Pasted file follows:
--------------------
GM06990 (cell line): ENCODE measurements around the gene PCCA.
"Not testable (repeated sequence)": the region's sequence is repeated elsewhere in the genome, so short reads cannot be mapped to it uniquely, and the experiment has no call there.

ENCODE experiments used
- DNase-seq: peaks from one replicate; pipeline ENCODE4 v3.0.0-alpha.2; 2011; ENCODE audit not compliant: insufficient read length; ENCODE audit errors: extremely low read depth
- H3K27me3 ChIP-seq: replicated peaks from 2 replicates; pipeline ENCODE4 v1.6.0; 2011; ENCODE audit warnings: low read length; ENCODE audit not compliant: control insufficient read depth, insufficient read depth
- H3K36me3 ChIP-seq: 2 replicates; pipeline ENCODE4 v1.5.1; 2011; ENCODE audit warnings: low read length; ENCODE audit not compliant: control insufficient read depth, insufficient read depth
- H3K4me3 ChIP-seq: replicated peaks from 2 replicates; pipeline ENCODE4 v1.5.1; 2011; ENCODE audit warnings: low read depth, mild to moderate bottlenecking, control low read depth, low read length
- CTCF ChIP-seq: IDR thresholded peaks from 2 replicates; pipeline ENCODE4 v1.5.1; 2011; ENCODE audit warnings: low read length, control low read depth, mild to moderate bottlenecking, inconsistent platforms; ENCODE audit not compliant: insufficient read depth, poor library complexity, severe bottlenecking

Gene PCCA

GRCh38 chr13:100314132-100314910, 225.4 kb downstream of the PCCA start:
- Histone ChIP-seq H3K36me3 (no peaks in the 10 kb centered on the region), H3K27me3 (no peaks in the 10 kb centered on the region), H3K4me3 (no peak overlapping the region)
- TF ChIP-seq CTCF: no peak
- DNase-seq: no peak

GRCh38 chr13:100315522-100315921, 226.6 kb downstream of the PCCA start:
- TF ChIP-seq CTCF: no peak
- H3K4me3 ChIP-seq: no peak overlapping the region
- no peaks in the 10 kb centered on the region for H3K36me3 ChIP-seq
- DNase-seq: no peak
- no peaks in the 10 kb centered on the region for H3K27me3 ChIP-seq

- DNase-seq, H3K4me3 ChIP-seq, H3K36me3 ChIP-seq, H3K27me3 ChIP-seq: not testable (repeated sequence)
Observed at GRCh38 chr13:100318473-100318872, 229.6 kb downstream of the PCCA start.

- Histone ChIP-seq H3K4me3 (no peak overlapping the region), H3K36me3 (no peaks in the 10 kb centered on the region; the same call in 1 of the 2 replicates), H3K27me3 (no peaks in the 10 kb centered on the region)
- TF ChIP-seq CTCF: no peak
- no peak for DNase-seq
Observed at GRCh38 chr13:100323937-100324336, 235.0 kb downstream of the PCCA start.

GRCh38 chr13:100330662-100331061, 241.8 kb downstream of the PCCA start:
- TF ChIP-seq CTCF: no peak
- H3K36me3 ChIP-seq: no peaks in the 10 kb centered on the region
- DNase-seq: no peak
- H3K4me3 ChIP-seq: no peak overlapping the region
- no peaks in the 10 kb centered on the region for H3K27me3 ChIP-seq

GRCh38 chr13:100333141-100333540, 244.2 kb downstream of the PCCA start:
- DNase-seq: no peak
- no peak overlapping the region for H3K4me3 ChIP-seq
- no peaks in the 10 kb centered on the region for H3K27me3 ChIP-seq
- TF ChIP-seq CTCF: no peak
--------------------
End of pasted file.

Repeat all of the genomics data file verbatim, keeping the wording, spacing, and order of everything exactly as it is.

GM06990 (cell line): ENCODE measurements around the gene PCCA.
"Not testable (repeated sequence)": the region's sequence is repeated elsewhere in the genome, so short reads cannot be mapped to it uniquely, and the experiment has no call there.

ENCODE experiments used
- DNase-seq: peaks from one replicate; pipeline ENCODE4 v3.0.0-alpha.2; 2011; ENCODE audit not compliant: insufficient read length; ENCODE audit errors: extremely low read depth
- H3K27me3 ChIP-seq: replicated peaks from 2 replicates; pipeline ENCODE4 v1.6.0; 2011; ENCODE audit warnings: low read length; ENCODE audit not compliant: control insufficient read depth, insufficient read depth
- H3K36me3 ChIP-seq: 2 replicates; pipeline ENCODE4 v1.5.1; 2011; ENCODE audit warnings: low read length; ENCODE audit not compliant: control insufficient read depth, insufficient read depth
- H3K4me3 ChIP-seq: replicated peaks from 2 replicates; pipeline ENCODE4 v1.5.1; 2011; ENCODE audit warnings: low read depth, mild to moderate bottlenecking, control low read depth, low read length
- CTCF ChIP-seq: IDR thresholded peaks from 2 replicates; pipeline ENCODE4 v1.5.1; 2011; ENCODE audit warnings: low read length, control low read depth, mild to moderate bottlenecking, inconsistent platforms; ENCODE audit not compliant: insufficient read depth, poor library complexity, severe bottlenecking

Gene PCCA

GRCh38 chr13:100314132-100314910, 225.4 kb downstream of the PCCA start:
- Histone ChIP-seq H3K36me3 (no peaks in the 10 kb centered on the region), H3K27me3 (no peaks in the 10 kb centered on the region), H3K4me3 (no peak overlapping the region)
- TF ChIP-seq CTCF: no peak
- DNase-seq: no peak

GRCh38 chr13:100315522-100315921, 226.6 kb downstream of the PCCA start:
- TF ChIP-seq CTCF: no peak
- H3K4me3 ChIP-seq: no peak overlapping the region
- no peaks in the 10 kb centered on the region for H3K36me3 ChIP-seq
- DNase-seq: no peak
- no peaks in the 10 kb centered on the region for H3K27me3 ChIP-seq

- DNase-seq, H3K4me3 ChIP-seq, H3K36me3 ChIP-seq, H3K27me3 ChIP-seq: not testable (repeated sequence)
Observed at GRCh38 chr13:100318473-100318872, 229.6 kb downstream of the PCCA start.

- Histone ChIP-seq H3K4me3 (no peak overlapping the region), H3K36me3 (no peaks in the 10 kb centered on the region; the same call in 1 of the 2 replicates), H3K27me3 (no peaks in the 10 kb centered on the region)
- TF ChIP-seq CTCF: no peak
- no peak for DNase-seq
Observed at GRCh38 chr13:100323937-100324336, 235.0 kb downstream of the PCCA start.

GRCh38 chr13:100330662-100331061, 241.8 kb downstream of the PCCA start:
- TF ChIP-seq CTCF: no peak
- H3K36me3 ChIP-seq: no peaks in the 10 kb centered on the region
- DNase-seq: no peak
- H3K4me3 ChIP-seq: no peak overlapping the region
- no peaks in the 10 kb centered on the region for H3K27me3 ChIP-seq

GRCh38 chr13:100333141-100333540, 244.2 kb downstream of the PCCA start:
- DNase-seq: no peak
- no peak overlapping the region for H3K4me3 ChIP-seq
- no peaks in the 10 kb centered on the region for H3K27me3 ChIP-seq
- TF ChIP-seq CTCF: no peak